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L08 Pistaccio Wood Perceval - Thiers - 16141
Pocket Knife by Perceval
Pistaccio Wood Handle
1 piece - 9,5 cm Blade
19C27 Sandvik Steel Blade
Liner Lock System
With buffalo leather
- Made in Thiers (France)
- Stainless Steel
- High Quality Steel
- Pistachio Tree Handle
Engrave the blade or the handle of your knife for a personalized gift
Pistaccio Wood Handle
Knife with platinum linerlock mechanism, screw-mounted.
Blade made with 19C27 Sandvik Steel - Cryogenic Quenching - Rockwell Hardness : 57 HRC
Total Dimension : 20,5 cm
Blade Length : 9,5 cm
Blade Width : 2 cm
Perceval Cutler make pocket knives, table knives. Based in Thiers, the historical capital of french cutlery, Perceval workshop make handmade modern and design knives in line with the cutlery savoir faire but including modern cutting technique and steel treatments.
Authentic handmade knives make in our workshop in the respect of the savoir faire. Perceval make knife top of the range. According to your wish or your need, you could find table knives, folding knives, knife for outdoor, professionnal knives and accessory around the knife.
They say that if you want something done, it's always best to do it yourself: in 2005, to fill a gap, Yves Charles, a Michelin-starred chef in Paris, went to Thiers with the aim of developing for his restaurant a novel cutting object, a table knife that would combine the qualities of the famous Perceval "folding knife" that was in his pocket. A unique "Français" model made out of the very best quality steel. For the most renowned cutlers, the table knife is still seen as the "poor relation" of the range; it is produced in series of six, using materials that have a less accurate quenching and a more impersonal appearance. Yves Charles wants only the best for his restaurant and upsets the tradition. A second visit to the Perceval cutlery workshop only serves to strengthen his resolve while at the third visit, never one for half-measures, the former client takes on the management of operations by purchasing the company founded in 1996 by Eric Perceval.
The aristocracy of the table knife was thus born with the arrival of the 9.47, the folding blades of which are made out of Swedish steel. As soon as the design was up and running, Yves Charles furnished his restaurant tables with this model which quickly became popular with diners. For many people, from the mistress of the house to Michelin-starred chefs alike, this would now be a case of "the 9.47 or nothing".
Once his investments started to give a good return, the business leader was then free to develop the potential that he had detected in this workshop by adapting cutting-edge technologies for use with an ancestral skill and know-how. The success has been such that he now had to choose between his restaurant and Perceval. The appetite for challenge and commitment came down in favor of the latter, and from 2008 he decided to devote all his energy to Perceval.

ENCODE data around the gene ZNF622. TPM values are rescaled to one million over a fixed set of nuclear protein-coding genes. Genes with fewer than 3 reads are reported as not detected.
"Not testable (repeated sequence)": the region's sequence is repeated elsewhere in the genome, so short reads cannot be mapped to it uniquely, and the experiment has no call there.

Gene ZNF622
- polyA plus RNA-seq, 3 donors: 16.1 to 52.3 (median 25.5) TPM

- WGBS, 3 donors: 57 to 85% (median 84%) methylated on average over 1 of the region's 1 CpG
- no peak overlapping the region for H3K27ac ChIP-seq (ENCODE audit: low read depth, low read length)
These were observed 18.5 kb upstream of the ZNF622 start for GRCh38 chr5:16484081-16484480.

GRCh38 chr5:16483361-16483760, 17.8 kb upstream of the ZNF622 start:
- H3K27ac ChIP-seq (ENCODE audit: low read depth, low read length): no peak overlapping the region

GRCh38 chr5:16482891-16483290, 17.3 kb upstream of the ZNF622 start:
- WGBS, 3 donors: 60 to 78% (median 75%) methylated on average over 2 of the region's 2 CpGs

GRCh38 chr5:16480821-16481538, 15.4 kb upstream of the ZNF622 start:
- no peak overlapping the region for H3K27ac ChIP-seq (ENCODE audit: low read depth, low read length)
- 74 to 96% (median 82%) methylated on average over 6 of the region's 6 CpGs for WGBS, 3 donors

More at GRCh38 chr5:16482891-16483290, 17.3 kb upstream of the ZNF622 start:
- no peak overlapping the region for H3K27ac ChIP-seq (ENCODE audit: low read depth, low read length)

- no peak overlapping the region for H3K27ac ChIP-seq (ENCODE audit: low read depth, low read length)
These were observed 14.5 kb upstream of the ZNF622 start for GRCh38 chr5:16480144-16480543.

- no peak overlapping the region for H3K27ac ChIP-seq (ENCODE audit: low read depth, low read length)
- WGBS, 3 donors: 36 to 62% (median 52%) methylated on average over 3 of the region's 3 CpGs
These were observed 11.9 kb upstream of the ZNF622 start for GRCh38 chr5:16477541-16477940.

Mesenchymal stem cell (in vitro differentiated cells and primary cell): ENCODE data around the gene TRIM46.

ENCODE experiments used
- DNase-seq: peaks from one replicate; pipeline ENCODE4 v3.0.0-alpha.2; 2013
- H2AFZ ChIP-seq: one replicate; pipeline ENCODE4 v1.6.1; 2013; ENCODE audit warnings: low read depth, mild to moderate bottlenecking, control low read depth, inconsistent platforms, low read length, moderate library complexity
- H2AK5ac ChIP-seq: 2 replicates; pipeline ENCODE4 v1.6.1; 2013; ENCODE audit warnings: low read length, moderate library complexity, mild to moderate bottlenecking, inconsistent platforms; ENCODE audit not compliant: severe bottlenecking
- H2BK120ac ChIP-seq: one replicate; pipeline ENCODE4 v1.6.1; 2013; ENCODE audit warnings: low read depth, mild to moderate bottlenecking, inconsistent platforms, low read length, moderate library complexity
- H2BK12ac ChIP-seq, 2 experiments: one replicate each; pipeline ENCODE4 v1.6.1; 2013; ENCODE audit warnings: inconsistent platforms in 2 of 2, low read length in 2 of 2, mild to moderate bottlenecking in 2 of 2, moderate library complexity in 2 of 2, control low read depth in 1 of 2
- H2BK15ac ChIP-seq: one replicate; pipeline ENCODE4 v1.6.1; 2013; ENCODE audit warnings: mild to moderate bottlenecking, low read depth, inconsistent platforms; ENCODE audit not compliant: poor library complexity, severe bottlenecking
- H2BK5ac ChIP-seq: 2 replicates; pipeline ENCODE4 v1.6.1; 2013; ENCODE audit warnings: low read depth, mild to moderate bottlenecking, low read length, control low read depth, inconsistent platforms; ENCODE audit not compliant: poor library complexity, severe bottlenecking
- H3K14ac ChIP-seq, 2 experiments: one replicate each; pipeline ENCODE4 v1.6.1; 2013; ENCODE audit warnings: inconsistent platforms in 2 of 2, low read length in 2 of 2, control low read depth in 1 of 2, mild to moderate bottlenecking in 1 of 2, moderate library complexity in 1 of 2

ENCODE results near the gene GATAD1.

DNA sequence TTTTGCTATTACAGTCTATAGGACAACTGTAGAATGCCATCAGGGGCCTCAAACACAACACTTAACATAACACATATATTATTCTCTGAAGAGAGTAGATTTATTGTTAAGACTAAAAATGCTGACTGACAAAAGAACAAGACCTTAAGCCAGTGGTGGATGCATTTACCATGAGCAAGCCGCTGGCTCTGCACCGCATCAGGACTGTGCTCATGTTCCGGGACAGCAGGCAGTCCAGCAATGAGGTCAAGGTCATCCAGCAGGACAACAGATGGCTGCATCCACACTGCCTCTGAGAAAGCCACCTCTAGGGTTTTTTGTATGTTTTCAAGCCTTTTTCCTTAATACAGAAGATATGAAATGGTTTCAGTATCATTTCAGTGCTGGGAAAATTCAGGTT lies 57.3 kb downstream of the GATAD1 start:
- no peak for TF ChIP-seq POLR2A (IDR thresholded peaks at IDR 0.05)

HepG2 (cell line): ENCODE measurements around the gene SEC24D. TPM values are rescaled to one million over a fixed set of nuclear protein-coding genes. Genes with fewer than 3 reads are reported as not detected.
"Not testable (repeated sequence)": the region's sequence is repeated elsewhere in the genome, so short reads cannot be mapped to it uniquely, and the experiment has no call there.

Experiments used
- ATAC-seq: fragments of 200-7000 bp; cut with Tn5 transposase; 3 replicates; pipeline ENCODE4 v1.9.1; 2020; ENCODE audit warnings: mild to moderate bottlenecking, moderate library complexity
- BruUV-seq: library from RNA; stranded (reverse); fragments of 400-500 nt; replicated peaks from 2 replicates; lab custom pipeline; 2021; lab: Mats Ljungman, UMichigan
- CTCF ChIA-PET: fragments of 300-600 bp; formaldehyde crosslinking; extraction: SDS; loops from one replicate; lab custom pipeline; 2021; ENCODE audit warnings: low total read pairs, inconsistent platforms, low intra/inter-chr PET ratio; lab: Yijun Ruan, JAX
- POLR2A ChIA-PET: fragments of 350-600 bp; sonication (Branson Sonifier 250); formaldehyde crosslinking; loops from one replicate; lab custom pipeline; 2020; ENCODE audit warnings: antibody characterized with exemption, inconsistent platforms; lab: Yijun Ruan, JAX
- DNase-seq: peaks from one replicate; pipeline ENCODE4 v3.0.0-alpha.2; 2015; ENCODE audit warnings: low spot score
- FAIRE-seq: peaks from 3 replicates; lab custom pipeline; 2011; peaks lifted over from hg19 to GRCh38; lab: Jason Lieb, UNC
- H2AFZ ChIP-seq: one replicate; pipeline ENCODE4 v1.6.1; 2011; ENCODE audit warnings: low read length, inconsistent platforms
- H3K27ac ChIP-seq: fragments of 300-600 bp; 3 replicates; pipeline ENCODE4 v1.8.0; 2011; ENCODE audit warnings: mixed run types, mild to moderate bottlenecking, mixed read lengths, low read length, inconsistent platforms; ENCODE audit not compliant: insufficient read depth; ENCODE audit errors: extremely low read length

The talent of Yves Charles lies in combining the outlook of an artisan business with solid regional ties with the more cross-sectoral approach of this new century. He succeeded in the dual achievement of creating a desire for an object that had hitherto been virtually ignored, and offering Thiers a global showcase. Today, table knives, along with the most luxurious folding knives, are one of the "must haves" and, just like a fashion designer, Yves Charles recently brought out an exclusive model for a famous and very popular butcher in Paris.
The success of Perceval, that is seeking to stamp its mark on the sector, is driven by a dedicated team of professionals. A team of cutlers that works alongside Yves Charles to create objects of ever greater reliability and aesthetics, day after day communicating their love of their profession to apprentices who, in time, will also pass on their skills.
Do you know where the name "9.47" originally comes from?
This is a story about both food and wine.
In late 2004, a few friends were enjoying a meal prepared by Yves Charles in his restaurant and were just about to tuck into an excellent duck magret. Some of them had taken out their own knives, "Français" knives made by Perceval, while the others used those laid out on the tables. It was immediately apparent that while the pocket-knives sliced through the meat with ease, the restaurant knives made the work far more painstaking and laborious.
Yves exclaimed: "How come we can't find any table knives on the market that match the cutting power of these "Français" knives?"
This question spawned the idea of focusing on a knife's original function: its cutting power. A table knife should be designed with just as much care as a pocket-knife.
After many rewarding discussions on this project over the course of the evening, we decided that this knife would have the same profile as the model that had inspired it. We have to admit that a fair amount of this creative energy was generated by the wine shared between the friends during their meal. An early-to-market (primeur) wine with a 9.47° alcohol content, produced by one of the guests: Stéphane Majeune from the Peyra. A wine that would ultimately give the knife its name: the 9.47.
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